Goldblade, each member of the band looking as though they are part of a gang, a modern day mix of Ramones and Rockabilly tendencies belting out sing-a-long anthemic songs that put Bono’s attempts to quivering shame. Sing-a-long anthemic songs in which Robb was happy to pass the microphone to members of the moshing crowd to sing along.
I knew they were my type of band when the woman aside me dragged her husband out when Goldblade sang the lyrics to their first song, ‘Fighting in the Dance-halls, Fucking in the Streets’. The reluctant husband knew we had sussed his predicament as he gave us a sheepish grin as he was led away. We duly responded by pressing our thumbs against our foreheads in the time honoured way.
John Robb, Goldblade, Guilfest, I Believe In The Power Of Rock And Roll
The Wonder Stuff
Back in the late eighties I saw The Wonder Stuff live in Birmingham at somewhere that may, or may not, have been called The Angling Club. I believe they were bottom of the bill on a night showcasing five local up and coming bands. The headlining act was The Mighty Lemon Drops who had their set gatecrashed by Pop Will Eat Itself.
I saw them again a few years later headlining their self promoted arena gig at Walsall Football Club under rainy skies. I remember even now, all these years later, my mate being a bit perplexed by Miles’ over-abundant use of expletives.
Now, from the West Midlands with love, come Stourbridge’s own local hero Miles Hunt and his erstwhile fiddle playing, sugar plum fairy, Erica Nockalls.
In the hazy afternoon mid-Summer sunshine they played an acoustic session, re-visiting songs that are now heard, as Miles Hunt enthused, as background music on ‘Come Dine with Me’.
I always enjoy hearing songs you know and love being re-defined in a stripped down way, and The Wonder Stuff did not disappoint…
…and then they played a cover by Wolverhampton’s very own little known folk band Slade, the wonderful ‘Far Far Away’. Brilliant.
And I don’t remember hearing Miles swear once.
UkeJam are another band that I serendipitously came across. UkeJam play ukulele. UkeJam play lots of ukuleles. Honestly there must have been about 30 of them playing and singing everything from traditional songs to modern tunes like Jessie J’s ‘Price Tag’. And we all unselfconsciously sang along with them.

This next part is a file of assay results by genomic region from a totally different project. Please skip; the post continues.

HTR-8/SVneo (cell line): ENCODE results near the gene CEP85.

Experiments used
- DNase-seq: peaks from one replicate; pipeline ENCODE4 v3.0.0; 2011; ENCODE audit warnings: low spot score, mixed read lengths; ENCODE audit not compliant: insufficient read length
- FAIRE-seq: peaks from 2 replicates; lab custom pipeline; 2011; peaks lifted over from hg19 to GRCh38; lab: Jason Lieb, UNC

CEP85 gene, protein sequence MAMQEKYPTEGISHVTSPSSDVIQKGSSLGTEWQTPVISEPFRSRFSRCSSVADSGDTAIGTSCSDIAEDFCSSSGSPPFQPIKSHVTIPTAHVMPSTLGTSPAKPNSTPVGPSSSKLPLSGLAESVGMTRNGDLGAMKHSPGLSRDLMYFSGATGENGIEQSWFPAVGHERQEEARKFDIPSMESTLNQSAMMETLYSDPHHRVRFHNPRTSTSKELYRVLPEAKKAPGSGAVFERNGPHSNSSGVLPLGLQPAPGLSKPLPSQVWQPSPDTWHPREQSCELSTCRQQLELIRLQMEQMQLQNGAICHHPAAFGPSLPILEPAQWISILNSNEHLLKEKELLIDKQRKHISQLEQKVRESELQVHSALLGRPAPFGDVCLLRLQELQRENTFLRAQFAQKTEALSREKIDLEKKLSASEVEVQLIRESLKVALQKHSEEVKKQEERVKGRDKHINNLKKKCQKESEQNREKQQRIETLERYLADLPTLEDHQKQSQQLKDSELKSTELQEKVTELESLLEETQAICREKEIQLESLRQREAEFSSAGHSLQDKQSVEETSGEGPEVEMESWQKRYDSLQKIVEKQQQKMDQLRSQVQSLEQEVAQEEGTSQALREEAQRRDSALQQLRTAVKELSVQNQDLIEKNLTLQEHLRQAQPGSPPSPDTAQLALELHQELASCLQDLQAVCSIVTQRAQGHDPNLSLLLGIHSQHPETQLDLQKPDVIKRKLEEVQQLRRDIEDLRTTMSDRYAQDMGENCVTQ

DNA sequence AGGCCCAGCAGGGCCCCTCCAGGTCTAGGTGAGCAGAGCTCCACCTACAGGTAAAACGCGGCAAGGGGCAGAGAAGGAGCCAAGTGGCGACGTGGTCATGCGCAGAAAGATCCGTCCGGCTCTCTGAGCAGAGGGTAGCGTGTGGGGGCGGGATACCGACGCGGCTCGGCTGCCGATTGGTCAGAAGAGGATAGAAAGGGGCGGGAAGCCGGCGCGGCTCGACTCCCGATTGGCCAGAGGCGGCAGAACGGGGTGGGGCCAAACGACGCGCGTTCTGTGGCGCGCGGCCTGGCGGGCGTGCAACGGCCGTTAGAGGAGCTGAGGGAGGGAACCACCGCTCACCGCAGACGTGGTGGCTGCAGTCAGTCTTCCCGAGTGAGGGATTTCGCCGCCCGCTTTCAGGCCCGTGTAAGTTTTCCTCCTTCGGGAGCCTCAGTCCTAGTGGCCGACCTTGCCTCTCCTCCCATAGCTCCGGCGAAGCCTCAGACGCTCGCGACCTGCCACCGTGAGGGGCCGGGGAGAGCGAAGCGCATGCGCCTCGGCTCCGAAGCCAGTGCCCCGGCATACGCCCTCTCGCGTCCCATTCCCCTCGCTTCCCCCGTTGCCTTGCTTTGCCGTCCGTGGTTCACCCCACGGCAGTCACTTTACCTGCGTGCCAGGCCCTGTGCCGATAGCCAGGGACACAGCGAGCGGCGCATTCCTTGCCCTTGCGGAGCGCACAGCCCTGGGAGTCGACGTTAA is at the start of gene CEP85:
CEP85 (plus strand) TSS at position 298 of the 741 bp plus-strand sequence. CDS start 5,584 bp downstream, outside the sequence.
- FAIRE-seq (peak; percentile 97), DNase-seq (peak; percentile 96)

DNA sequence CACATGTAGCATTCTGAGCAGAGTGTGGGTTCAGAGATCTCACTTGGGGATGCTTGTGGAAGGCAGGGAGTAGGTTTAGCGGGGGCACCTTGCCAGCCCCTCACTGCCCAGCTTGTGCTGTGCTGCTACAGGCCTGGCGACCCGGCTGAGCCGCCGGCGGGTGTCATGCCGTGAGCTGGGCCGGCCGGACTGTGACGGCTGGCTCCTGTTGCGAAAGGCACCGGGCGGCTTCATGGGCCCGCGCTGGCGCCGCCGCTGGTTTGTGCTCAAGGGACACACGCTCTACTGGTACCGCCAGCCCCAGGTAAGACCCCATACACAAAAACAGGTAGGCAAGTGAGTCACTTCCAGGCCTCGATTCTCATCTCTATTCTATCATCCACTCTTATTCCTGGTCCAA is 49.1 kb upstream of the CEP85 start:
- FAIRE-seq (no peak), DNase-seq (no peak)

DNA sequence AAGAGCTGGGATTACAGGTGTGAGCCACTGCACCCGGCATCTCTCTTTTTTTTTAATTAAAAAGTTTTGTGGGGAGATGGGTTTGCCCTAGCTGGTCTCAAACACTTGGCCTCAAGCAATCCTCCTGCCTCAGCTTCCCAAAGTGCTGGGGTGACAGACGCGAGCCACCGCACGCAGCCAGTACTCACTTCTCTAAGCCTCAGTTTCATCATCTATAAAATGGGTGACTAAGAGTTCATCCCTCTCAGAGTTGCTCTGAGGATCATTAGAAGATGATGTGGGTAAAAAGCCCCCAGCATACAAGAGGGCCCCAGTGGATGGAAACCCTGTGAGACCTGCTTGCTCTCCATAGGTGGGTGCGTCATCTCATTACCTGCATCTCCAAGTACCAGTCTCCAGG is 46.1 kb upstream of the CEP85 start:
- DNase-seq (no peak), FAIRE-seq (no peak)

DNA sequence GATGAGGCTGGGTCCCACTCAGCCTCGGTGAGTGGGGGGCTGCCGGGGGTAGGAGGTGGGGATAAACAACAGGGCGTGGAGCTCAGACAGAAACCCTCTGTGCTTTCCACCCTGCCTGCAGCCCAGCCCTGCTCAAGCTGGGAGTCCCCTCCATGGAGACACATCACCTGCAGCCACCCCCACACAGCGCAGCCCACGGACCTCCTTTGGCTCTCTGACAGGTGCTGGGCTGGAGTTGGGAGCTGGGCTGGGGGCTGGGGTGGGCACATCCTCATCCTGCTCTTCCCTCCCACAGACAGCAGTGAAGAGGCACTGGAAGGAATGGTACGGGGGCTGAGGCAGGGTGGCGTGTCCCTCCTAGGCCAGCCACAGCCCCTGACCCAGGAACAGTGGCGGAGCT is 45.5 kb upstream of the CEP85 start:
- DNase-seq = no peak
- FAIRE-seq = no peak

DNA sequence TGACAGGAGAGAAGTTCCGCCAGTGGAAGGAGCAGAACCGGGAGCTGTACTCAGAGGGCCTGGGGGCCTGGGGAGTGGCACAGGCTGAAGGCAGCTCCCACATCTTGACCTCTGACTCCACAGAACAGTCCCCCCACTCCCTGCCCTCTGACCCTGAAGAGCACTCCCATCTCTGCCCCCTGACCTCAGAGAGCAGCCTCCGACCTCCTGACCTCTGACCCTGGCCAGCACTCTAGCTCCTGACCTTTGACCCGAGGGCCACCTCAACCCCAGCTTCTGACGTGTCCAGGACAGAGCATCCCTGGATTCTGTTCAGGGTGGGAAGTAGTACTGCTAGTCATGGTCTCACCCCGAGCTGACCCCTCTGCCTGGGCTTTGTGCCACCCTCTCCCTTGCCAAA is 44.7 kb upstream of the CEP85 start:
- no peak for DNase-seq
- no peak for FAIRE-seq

They were that good I went to watch their second performance later in the day, again to an enthusiastic audience in a packed tent.
They made me smile. They made me smile a lot. Watching UkeJam is like snuggling up under the duvet on a winter’s day with the girl you love, having your tummy tickled, eating Instant Whip, drinking mojitos and watching ‘ELF’ on the TV all at the same time.
Everybody look to their left, Everybody look to their right
The Fabulous Fezheads
I saw two or three acts in the comedy tent that were truly awful. Stand up comedians with no sense of timing, an underwhelming selection of duff material and unforgivably shambolic performances… and then there were The Fabulous Fezheads.
A tribe of smock wearing, fez hatted, sand dance illusionists swapping felt hats and brandishing bayonets. At times also looking shambolic and under rehearsed, like a gaggle of accountants and legal representatives ‘just giving it a go’.
They were special because they were different, doing something no-one else was doing at Guilfest. They eluded a warmth that again had me smiling to myself. Another act I saw twice over the weekend.
Do you want chilli sauce on your Donner Kebab?
Bryan Ferry finished the weekend with a show that oozed class and sophistication. Surrounded by a band of about 14 experienced musicians and backing vocalists including ex-Smith’s guitarist Johnny Marr, jazz guitarist Chris Spedding and original Roxy Music drummer Paul Thompson. Bryan Ferry delivered what was expected, a cascading waterfall of layered sounds that warmed the soul, with such Ferry classics as Avalon and Jealous Guy, and Roxy Music classics like Love is the Drug.
Now the party’s over, I’m so tired.
Thank you to the acts above that made Gulifest 2012 a weekend to remember.